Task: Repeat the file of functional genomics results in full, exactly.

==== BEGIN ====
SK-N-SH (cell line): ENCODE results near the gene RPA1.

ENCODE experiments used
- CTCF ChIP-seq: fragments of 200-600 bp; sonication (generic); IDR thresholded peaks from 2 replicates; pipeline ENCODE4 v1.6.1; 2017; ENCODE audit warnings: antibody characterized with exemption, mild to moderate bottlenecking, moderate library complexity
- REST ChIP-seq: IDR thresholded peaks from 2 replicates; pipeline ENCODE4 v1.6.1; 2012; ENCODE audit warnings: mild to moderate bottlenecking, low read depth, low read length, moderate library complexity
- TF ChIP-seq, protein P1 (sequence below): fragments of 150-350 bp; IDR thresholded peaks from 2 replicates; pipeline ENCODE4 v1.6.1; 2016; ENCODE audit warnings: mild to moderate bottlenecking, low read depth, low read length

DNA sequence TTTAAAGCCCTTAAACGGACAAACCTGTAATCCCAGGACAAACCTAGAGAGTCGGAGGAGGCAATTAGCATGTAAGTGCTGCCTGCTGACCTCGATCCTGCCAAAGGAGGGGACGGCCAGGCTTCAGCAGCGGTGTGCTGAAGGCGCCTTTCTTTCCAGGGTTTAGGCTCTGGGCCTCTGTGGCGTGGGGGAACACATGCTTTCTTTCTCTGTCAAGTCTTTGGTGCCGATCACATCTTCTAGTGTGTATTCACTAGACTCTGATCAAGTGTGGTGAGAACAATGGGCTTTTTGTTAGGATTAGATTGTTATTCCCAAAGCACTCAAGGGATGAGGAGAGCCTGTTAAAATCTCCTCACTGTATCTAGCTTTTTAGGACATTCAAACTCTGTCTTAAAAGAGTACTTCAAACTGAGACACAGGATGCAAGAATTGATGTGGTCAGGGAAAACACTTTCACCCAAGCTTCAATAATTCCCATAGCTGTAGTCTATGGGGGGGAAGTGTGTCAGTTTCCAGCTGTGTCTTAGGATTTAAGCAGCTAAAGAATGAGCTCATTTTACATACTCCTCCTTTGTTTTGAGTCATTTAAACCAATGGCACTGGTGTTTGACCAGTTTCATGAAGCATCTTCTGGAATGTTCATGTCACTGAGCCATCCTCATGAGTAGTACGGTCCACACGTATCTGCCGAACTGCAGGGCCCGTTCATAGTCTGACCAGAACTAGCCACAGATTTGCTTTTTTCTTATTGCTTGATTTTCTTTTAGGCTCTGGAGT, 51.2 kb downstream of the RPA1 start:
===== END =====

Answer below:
SK-N-SH (cell line): ENCODE results near the gene RPA1.

ENCODE experiments used
- CTCF ChIP-seq: fragments of 200-600 bp; sonication (generic); IDR thresholded peaks from 2 replicates; pipeline ENCODE4 v1.6.1; 2017; ENCODE audit warnings: antibody characterized with exemption, mild to moderate bottlenecking, moderate library complexity
- REST ChIP-seq: IDR thresholded peaks from 2 replicates; pipeline ENCODE4 v1.6.1; 2012; ENCODE audit warnings: mild to moderate bottlenecking, low read depth, low read length, moderate library complexity
- TF ChIP-seq, protein P1 (sequence below): fragments of 150-350 bp; IDR thresholded peaks from 2 replicates; pipeline ENCODE4 v1.6.1; 2016; ENCODE audit warnings: mild to moderate bottlenecking, low read depth, low read length

DNA sequence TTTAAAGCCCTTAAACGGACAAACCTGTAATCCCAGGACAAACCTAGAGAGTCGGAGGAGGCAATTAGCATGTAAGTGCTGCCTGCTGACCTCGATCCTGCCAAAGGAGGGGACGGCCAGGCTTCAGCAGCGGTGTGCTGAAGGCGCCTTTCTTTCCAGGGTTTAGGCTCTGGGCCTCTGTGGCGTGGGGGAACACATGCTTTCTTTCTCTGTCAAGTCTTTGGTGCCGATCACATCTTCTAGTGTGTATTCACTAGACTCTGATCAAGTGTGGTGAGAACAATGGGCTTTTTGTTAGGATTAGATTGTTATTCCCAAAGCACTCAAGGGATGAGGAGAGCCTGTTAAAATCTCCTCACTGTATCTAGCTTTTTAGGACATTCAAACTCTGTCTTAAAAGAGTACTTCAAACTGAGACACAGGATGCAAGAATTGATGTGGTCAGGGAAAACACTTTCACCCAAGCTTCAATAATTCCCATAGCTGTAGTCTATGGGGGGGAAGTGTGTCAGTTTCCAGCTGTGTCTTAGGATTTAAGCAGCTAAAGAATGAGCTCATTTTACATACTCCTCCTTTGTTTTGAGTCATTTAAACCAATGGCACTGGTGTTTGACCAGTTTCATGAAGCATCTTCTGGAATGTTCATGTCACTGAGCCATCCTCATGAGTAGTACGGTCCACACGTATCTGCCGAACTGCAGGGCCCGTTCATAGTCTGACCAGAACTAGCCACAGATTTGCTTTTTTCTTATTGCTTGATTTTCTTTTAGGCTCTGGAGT, 51.2 kb downstream of the RPA1 start: